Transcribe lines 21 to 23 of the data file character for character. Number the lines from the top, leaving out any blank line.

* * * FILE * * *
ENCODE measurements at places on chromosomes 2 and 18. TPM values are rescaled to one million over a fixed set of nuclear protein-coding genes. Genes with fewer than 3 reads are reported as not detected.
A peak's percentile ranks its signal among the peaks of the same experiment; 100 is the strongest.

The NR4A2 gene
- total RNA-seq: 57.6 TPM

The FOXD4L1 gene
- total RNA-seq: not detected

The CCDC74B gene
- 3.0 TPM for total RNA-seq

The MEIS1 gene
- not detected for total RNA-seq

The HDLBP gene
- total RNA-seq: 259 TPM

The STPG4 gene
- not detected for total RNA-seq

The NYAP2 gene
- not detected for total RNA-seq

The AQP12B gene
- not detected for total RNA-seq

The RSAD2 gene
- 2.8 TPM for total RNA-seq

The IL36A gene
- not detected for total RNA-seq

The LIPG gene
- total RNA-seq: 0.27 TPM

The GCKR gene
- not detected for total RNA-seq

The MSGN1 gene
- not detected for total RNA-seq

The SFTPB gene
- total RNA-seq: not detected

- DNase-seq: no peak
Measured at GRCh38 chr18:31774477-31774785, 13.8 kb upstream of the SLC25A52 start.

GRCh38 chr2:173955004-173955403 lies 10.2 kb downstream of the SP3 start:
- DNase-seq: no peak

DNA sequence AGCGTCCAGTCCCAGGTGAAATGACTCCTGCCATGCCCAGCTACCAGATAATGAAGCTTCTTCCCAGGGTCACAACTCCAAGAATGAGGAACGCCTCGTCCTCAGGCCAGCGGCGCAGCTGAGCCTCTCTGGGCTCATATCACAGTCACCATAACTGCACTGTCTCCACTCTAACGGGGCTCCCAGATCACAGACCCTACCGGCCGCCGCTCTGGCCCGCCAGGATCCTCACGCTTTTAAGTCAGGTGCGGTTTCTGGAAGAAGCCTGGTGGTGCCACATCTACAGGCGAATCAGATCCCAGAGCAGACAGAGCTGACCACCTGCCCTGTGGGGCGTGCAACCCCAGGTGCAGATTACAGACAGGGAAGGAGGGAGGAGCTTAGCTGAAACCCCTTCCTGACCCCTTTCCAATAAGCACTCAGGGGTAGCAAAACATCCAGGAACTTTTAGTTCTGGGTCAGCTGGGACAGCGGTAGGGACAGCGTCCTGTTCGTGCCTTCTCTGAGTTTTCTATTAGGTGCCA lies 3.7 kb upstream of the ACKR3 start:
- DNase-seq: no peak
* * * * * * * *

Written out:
The IL36A gene
- not detected for total RNA-seq

The LIPG gene